• cultures by subsistence/sample types
• sorting vs. narrowing culture results
• comparing culture result counts of documents & paragraphs to culture collection contents
Navigating culture document results
• toggling between documents, pages, paragraphs and time periods
• evaluating the culture results for subjects/keywords at the text level
• processing the text results in culture-specific documents (permalink, cite/email/print functions)
Browse Documents –what to consider when searching document titles by author names
Browse Subjects — how does it compare to ADD Subjects (in Advanced search)?
Tools and resources for eHRAF on HRAF’s homepage
(e)HRAF’ relevancy in the 21 Century….connecting the dots between “classical” ethnography and modern-day issues.[/expand]
Part II. 20-minute session for a specific group
After Part I, a short Q&A, feedback session, and intermission (ca. 5-10 minutes), the remaining 20 minutes in Part II focuses on any of the following specific interest groups: Librarians (L), faculty (F), or Researchers (R). Identifiers L,F, R, simply mean that part II for these session are interest focused, but shouldn’t mean to exclude any users. So if you are a librarian who is interested in the finer details of which search techniques, the researcher session is most appropriate, while a librarian interested in finding teaching resources might want to sign up for the faculty session. Advanced users (e.g. graduate students) usually sign up for the research session. See the appropriate identifiers on the webinar schedule below when choosing a session to attend:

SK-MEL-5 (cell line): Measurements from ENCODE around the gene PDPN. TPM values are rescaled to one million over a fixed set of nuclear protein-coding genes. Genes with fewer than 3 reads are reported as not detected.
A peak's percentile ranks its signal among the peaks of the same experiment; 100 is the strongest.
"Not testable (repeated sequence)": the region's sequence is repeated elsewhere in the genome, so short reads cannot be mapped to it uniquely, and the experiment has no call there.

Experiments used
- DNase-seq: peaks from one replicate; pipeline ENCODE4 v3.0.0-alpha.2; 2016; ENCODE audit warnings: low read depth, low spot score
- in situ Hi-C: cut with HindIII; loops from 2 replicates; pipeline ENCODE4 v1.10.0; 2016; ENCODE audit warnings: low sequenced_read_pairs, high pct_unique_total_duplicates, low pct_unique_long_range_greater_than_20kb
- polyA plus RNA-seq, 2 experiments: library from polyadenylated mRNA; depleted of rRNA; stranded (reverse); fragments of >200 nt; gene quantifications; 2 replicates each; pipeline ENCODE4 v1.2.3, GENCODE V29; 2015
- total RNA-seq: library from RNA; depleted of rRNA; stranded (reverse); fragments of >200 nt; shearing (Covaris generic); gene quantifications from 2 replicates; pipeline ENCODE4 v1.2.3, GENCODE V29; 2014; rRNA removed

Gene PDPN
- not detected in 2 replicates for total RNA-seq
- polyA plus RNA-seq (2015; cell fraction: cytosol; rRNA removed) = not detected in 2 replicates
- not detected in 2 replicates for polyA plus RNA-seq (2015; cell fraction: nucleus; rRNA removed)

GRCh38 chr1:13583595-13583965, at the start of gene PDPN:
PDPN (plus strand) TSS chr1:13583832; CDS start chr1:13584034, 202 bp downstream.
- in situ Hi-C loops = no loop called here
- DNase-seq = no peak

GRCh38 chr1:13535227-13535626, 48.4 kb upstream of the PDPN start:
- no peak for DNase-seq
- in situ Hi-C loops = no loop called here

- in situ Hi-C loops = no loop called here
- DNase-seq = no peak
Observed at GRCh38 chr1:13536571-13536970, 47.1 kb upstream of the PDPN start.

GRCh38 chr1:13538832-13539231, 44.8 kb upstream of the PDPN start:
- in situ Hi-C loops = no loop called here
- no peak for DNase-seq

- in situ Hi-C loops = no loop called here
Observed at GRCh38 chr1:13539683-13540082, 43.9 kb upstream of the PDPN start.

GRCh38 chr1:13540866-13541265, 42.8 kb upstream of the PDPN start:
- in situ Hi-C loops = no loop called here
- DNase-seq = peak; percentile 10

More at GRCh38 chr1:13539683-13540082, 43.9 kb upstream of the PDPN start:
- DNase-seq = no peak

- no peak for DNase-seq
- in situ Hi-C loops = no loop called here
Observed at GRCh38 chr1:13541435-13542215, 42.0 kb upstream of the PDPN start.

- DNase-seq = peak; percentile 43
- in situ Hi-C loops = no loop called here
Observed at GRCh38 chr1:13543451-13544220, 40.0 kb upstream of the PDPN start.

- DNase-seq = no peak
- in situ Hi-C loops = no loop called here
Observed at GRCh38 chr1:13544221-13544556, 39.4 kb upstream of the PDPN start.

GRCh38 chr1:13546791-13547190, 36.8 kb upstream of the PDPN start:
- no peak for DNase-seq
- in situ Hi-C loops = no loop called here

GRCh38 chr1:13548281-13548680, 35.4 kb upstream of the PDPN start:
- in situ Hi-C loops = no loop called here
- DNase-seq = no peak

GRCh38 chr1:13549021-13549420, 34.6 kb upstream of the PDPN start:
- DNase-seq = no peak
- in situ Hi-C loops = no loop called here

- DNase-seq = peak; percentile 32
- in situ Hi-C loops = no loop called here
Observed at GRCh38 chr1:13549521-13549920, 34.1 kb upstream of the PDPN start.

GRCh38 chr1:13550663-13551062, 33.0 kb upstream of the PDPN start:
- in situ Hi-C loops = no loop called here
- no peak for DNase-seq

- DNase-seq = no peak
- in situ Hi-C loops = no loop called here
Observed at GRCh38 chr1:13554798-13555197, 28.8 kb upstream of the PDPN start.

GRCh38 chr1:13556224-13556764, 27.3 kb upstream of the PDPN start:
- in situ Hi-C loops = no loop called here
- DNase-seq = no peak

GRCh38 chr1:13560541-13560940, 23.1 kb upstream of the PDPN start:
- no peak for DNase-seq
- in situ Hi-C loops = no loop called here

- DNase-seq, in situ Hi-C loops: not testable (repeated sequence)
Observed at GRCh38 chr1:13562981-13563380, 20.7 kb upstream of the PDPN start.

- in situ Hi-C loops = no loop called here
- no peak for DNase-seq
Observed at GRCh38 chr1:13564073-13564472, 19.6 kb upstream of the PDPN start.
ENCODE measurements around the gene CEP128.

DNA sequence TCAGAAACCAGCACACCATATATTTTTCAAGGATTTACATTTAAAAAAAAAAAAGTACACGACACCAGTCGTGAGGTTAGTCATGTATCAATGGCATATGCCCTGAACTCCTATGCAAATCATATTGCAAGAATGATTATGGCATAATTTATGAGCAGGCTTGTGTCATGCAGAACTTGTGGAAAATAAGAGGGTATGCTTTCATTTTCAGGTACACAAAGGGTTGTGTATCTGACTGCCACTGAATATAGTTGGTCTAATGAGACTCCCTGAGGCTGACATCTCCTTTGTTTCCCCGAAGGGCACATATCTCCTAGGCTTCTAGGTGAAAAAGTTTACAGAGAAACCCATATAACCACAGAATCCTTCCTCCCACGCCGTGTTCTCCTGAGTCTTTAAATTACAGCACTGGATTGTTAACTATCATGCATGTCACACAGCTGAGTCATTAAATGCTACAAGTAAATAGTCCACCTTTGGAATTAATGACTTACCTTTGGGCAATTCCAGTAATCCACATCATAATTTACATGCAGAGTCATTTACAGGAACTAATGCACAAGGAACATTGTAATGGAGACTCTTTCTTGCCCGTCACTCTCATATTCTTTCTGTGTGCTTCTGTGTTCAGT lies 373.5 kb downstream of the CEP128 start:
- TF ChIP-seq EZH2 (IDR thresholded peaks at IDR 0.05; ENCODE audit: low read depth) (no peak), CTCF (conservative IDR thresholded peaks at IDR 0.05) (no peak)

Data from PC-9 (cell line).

Library-specific session (L)
- Tips and tricks to determine how eHRAF can fit into an institution’s teaching curriculum and research interests
- Defining HRAF’s (possible role) in library-faculty interaction
- Updates on HRAF’s microfiche-to-digital eHRAF conversion schedule
- HRAF at upcoming national and regional library conferences
Faculty-specific session (F)
- Taking a closer look at HRAF’s 40+ online teaching assignments
- Resources in eHRAF and on the HRAF homepage that help faculty in “customizing” eHRAF for their student needs
- Defining HRAF’s (possible role) in faculty-library interaction
- HRAF at upcoming national anthropological and archaeological conferences
Research-specific session (for Advanced Users) (R)
- Discussion of ways to (systematically) break down ANY research question into manageable eHRAF parts
- Using eHRAF’s Advanced Search for complex searching
- Common pitfalls when approaching eHRAF
- Useful (off-site) resources for evaluating, compiling, and processing data from eHRAF
- eHRAF and cross-cultural studies
- Lively and interactive with Q&A, feedback, and discussion of items not covered
If you join from various parts of the world, please make sure to convert the Eastern Daylight Time (EDT) time to fit your time zone. Please be logged on to the GoToTraining session 5 minutes prior to the session so that your host, Matthew Longcore, can start on time as there is much material that needs to be covered in the 30 minute overview. Once the training starts the session is closed and late-comers will not be permitted to join.
I look forward to meeting with you!
Manager, Outreach and Member Services
Human Relations Area Files at Yale University